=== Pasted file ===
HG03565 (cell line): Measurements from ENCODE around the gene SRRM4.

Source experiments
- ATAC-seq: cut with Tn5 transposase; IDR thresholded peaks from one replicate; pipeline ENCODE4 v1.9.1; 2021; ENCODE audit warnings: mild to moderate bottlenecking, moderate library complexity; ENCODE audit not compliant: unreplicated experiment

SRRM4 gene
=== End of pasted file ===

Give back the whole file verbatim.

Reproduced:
HG03565 (cell line): Measurements from ENCODE around the gene SRRM4.

Source experiments
- ATAC-seq: cut with Tn5 transposase; IDR thresholded peaks from one replicate; pipeline ENCODE4 v1.9.1; 2021; ENCODE audit warnings: mild to moderate bottlenecking, moderate library complexity; ENCODE audit not compliant: unreplicated experiment

SRRM4 gene